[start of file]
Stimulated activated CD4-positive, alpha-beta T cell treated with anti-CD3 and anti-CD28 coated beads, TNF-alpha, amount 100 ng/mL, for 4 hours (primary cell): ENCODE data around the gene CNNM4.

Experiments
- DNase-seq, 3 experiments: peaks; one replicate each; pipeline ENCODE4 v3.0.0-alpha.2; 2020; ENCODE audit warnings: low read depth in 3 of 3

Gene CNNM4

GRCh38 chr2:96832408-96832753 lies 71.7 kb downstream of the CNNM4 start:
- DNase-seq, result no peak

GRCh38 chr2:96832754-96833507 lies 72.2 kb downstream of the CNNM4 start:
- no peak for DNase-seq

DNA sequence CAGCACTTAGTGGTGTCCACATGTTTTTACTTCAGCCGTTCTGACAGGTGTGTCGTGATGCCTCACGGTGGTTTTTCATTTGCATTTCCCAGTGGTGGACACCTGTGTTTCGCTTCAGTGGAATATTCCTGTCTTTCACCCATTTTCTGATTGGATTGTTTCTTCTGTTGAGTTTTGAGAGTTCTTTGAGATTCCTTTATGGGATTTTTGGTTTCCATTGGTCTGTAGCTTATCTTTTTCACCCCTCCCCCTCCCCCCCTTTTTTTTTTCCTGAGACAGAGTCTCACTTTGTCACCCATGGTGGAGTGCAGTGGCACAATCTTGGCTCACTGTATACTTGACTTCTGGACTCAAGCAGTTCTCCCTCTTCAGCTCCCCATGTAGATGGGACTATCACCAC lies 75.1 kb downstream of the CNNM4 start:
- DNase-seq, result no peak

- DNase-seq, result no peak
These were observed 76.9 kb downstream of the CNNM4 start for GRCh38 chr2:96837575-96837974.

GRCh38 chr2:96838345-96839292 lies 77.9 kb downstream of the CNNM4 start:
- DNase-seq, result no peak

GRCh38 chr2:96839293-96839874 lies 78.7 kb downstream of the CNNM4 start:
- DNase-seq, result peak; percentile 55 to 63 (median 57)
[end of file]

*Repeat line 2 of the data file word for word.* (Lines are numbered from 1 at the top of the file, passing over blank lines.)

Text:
Experiments